Critical Shopper: Hollister in NYC

"THERE are so many beautiful people now. Long ago, there was just one or two of them, like Cleopatra or John F. Kennedy Jr. They were worshiped, commemorated on coins and plates, but always far away, untouchable.

But here, in the shadowy, mazelike, extremely loud interior of the new Hollister store on Broadway, beautiful people are everywhere and even talk to you. Many of them are half-naked with bodies as hard as credit cards.

In this four-floor space, gorgeous youth are in every room, behind every doorway, on every stairway landing, saying hello to you, gazing at you, confusing your grasp of reality."

NYTimes, Critical Shopper: Hollister "A long, lusty walk on a short pier"

Tuesday, August 18, 2009

OMG: "Out of This World"

I've spent so long searching for you!!!! In TV reminiscing conversations I would often try in vain to describe this show..."you know, the one where there are aliens but they're people and I think they can shoot lightening between their index fingers..." fail. now...success! On a random 'Go Fug Yourself' post they mentioned the show and it all came back to me now. Enjoy! Maybe it'll answer the same eternal question for you, as it did for me.

Wiki: 'Out of This World'

this is nice, but...

...well, I actually would never want exactly this because, well, you know. it's gross. but the idea behind this is quite cute. I recently cleared a section of my wall in my bedroom for a huge family tree, including all cousins and second cousins...all I can fit. Thankfully my family is quite protestant and there aren't really that many of us. Just four or five kids for each of my parents' families of origin and a couple kids for each of the aunts and uncles.

I don't know why but having a family tree always there seems very important to me in this stage of my life. This is strange because it was only a year ago that I was demanding answers as to why family had to be involved in holidays at all.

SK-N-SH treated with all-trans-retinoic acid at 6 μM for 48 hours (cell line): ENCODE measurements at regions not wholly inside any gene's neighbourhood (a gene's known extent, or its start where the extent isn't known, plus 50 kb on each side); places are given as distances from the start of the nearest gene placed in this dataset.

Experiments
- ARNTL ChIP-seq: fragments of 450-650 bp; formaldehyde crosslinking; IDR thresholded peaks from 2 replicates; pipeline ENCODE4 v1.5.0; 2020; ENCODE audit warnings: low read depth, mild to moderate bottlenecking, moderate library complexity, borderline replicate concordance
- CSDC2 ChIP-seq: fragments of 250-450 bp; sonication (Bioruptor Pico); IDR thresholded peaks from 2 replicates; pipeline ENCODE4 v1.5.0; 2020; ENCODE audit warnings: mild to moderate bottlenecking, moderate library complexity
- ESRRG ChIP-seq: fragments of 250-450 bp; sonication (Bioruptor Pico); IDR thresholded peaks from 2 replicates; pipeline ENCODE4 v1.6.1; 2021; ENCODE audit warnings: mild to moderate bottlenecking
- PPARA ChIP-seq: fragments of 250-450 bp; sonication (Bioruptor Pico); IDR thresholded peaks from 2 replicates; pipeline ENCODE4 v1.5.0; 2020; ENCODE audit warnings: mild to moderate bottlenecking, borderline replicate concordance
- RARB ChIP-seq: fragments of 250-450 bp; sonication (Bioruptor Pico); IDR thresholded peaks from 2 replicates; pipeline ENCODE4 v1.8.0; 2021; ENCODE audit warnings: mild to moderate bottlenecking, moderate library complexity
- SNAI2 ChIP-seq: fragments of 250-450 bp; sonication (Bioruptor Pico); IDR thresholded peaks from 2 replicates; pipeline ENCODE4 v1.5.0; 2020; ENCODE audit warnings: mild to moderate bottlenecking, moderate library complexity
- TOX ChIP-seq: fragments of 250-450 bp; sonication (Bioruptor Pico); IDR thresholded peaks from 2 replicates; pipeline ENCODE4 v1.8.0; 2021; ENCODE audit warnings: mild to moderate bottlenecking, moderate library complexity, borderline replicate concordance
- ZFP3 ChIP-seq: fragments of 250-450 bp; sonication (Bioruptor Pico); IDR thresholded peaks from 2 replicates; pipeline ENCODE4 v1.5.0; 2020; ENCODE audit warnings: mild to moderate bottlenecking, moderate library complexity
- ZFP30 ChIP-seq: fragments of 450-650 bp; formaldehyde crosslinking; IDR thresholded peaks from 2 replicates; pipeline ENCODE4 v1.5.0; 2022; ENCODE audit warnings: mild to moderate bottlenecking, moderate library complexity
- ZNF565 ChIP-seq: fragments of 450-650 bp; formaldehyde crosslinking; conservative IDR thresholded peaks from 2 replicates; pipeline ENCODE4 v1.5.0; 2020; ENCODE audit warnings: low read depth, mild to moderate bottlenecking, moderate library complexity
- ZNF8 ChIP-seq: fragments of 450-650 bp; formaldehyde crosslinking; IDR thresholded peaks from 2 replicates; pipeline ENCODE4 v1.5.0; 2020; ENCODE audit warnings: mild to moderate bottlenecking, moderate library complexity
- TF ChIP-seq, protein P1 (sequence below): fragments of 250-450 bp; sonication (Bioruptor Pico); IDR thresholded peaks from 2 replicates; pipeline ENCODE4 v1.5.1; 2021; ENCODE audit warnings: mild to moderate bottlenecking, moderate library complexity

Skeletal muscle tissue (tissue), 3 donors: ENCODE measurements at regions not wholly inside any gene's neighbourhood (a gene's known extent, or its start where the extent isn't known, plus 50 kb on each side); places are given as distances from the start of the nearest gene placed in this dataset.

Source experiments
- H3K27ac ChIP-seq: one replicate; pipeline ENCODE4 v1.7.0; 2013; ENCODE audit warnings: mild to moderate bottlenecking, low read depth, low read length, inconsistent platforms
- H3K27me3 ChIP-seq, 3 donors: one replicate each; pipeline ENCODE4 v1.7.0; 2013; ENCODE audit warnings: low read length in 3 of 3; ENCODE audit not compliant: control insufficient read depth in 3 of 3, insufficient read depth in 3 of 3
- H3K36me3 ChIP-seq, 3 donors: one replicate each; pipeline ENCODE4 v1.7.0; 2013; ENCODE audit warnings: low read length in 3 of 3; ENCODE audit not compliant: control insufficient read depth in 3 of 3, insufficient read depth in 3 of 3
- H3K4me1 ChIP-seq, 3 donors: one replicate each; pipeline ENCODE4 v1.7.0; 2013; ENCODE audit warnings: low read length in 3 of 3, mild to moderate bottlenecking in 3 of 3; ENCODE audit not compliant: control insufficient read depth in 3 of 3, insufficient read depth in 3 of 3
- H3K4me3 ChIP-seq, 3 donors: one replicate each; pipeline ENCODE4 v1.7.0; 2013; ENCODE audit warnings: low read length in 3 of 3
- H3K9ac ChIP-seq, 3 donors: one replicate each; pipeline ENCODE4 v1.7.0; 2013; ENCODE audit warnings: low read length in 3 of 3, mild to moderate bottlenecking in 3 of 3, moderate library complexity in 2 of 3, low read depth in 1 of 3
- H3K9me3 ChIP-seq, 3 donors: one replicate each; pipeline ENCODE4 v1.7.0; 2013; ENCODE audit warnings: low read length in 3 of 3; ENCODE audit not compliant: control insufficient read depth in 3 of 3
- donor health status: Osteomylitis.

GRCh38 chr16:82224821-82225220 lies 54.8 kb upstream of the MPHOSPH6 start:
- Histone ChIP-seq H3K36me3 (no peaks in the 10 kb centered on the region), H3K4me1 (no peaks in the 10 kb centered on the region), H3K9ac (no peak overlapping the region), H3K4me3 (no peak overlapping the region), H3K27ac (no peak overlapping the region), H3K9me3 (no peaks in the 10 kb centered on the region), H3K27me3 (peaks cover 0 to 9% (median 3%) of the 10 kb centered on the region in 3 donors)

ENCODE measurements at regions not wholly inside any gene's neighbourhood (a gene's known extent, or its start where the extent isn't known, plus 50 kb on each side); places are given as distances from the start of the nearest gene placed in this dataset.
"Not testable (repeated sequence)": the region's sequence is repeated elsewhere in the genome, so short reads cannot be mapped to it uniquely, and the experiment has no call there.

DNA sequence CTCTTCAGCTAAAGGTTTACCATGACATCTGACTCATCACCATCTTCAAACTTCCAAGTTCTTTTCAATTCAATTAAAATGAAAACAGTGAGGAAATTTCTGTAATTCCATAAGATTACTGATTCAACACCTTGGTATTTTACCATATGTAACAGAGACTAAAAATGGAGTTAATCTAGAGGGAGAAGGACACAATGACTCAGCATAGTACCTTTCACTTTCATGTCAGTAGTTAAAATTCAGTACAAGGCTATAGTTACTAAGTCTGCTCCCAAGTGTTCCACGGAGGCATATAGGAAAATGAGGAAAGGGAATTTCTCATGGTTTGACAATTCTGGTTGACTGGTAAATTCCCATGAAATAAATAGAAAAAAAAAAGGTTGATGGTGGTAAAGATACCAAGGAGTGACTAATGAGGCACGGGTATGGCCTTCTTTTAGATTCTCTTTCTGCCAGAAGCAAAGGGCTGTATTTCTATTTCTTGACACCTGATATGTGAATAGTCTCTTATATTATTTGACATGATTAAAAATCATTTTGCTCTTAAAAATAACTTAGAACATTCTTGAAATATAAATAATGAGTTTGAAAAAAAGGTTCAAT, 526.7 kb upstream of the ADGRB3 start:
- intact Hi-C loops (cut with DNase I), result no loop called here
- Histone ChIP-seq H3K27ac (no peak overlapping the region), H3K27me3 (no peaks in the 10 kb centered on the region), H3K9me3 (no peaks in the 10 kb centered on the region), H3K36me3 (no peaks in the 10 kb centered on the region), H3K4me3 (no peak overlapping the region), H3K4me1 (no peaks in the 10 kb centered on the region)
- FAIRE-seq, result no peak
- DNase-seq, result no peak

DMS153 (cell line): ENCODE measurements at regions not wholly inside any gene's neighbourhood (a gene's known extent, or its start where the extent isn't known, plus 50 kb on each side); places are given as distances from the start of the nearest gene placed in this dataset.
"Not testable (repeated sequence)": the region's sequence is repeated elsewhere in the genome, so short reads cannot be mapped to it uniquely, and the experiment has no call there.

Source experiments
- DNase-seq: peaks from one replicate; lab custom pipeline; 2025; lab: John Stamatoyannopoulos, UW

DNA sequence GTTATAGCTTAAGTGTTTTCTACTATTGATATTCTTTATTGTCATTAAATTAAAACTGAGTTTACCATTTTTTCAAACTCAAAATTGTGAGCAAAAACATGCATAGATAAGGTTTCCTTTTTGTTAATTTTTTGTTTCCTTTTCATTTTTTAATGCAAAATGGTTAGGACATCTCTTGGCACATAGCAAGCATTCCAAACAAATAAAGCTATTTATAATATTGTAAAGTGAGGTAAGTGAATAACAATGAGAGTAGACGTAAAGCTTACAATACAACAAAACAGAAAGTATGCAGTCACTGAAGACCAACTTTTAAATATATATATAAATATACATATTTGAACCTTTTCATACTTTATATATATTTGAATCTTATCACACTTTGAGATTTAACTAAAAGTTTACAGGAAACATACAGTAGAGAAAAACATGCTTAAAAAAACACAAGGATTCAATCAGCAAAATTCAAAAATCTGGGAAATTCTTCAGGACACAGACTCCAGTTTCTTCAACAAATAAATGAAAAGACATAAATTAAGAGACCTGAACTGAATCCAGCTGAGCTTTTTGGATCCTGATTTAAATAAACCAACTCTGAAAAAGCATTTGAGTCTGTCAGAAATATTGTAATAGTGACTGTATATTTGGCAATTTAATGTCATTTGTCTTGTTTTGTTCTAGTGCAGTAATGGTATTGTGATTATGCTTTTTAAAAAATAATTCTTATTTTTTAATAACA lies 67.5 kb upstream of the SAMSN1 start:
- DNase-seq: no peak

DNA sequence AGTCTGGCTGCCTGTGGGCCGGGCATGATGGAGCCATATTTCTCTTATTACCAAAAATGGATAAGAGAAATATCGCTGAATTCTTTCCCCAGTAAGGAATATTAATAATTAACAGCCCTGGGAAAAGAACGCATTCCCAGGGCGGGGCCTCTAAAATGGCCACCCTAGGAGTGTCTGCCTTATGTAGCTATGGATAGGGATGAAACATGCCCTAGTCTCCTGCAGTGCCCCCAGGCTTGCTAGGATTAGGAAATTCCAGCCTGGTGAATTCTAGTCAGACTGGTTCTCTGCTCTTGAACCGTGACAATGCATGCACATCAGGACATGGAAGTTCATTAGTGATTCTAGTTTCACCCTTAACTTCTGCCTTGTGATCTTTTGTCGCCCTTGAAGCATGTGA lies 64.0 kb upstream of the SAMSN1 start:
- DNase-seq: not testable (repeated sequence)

I saw some of these sticker-frames the one time I've been in an IKEA (in chicago - completely overwhelming, my friend Rachel had to tap out mid-way through and sit down). And the ones they had (quite similar to the ones in the pic, actually) looked like they were trying too hard and would be obnoxious after 6 months, both for the way they look and for their unwillingness to leave the wall.

About a year ago I took a super-thick sharpie to the wall in my and Sharon's bathroom wall to draw some birdies on a wire. I think I will do the same, this time with small frames for each of my relatives on my wall. Poor suckers who have to repaint these rooms. Actually, it will probably be me.

Monday, August 17, 2009

I didn't know how devastatingly handsome Marc Jacobs was

this song and video are so right now, philosophically, culturally

I wish I could articulate all the ways in which this is true. I dig the song, it's catchy. I'm trying to put together a talk on postmodernism (which was basically my major in college) for the youth group leaders and parents at my church. For the "what's happening now" section of the talk, I want to play this.

The lyrics to Miike Snow's "Animal" (here)

Imogen Heap + Es Devlin

"The name Es Devlin is not well-known to music fans, but the British set designer is a rising star in the scene, having collaborated with Kanye West on his 'Touch the Sky' tour. "

"According to Heap, having a woman director made some things easier. "She's an amazing woman and I felt very at ease around her, I felt I could talk to her on the level of even my body and making sure I was happy with the way I looked and just being able to be very open with her," Heap says. "But if you talk to a man about any kind of woman-y thing they slightly twist around awkwardly." In fairness, Heap gets that. "I'm equally awkward when a man talks to me around man things." Enjoy the exclusive premiere of 'First Train Home' below."

Essential Vitamins for Women at Every Age - article at WebMD

* they're easier to trust because they're not selling me something

Thursday, August 13, 2009

from Hedi Slimane Diary

my pile of junk

this is my desk where i work, read, surf facebook, etc. this is my loveable pile of junk. everything means something, everything has a purpose for being there. my new ridiculously red nail polish, my church history text book, my postcard from seville, my ever-constant glass of water, my ice cube tray which is actually an emotionally-charged metaphor (not kidding), old allergy medication --> everything is here. and i'm terriby fond of it all.

Goo! Department of Ugly Evangelists:George Whitefield

Apparently he was cross-eyed so when he was preaching you never knew if he was staring you down whilest raining condemnation upon the congregation.

Wednesday, August 12, 2009

Saturday, August 8, 2009

hey everyone i found the theme song of my life

History Repeating - Propellerheads